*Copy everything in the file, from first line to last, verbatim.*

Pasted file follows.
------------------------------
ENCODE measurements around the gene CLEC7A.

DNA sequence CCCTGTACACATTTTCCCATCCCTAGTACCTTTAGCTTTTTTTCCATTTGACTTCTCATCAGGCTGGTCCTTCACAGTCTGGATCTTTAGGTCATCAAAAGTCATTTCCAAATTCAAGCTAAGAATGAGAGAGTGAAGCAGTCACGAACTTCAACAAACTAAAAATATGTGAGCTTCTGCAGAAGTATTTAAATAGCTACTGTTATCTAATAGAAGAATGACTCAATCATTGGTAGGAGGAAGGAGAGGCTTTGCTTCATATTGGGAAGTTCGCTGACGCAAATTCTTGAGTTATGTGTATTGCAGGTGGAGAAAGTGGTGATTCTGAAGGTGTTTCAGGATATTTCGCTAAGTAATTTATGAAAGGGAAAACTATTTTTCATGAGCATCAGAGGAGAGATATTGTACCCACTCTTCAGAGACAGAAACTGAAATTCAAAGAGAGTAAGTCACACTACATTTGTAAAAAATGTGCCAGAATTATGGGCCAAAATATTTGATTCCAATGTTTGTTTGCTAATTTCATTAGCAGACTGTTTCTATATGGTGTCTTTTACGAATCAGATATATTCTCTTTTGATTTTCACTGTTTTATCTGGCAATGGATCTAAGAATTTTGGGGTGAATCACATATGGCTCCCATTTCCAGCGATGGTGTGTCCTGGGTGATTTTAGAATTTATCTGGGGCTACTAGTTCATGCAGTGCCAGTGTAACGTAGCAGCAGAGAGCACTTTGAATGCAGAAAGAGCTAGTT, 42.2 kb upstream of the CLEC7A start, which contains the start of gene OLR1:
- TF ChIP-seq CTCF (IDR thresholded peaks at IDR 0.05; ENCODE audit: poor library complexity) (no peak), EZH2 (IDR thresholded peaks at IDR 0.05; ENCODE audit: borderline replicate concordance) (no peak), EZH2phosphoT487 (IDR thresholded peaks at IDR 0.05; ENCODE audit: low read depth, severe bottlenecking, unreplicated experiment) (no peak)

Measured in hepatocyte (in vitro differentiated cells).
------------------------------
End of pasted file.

ENCODE measurements around the gene CLEC7A.

DNA sequence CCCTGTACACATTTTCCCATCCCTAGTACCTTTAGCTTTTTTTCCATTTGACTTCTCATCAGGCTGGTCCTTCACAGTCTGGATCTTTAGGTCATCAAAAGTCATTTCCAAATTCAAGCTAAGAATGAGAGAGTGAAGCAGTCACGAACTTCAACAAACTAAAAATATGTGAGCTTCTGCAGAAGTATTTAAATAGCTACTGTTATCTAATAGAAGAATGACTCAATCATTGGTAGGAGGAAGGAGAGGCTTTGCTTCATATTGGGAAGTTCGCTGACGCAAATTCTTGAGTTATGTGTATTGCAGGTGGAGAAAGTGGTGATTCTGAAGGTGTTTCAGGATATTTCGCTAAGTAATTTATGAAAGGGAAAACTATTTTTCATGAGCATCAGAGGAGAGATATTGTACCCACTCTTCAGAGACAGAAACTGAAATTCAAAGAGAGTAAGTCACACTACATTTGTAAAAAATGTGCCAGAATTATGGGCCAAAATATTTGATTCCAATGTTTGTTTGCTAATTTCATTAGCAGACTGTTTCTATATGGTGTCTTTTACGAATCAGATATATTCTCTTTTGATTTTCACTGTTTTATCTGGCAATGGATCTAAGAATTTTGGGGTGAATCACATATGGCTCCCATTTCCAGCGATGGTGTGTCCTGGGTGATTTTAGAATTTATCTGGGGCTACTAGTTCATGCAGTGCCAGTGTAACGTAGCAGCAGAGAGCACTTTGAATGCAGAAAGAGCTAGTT, 42.2 kb upstream of the CLEC7A start, which contains the start of gene OLR1:
- TF ChIP-seq CTCF (IDR thresholded peaks at IDR 0.05; ENCODE audit: poor library complexity) (no peak), EZH2 (IDR thresholded peaks at IDR 0.05; ENCODE audit: borderline replicate concordance) (no peak), EZH2phosphoT487 (IDR thresholded peaks at IDR 0.05; ENCODE audit: low read depth, severe bottlenecking, unreplicated experiment) (no peak)

Measured in hepatocyte (in vitro differentiated cells).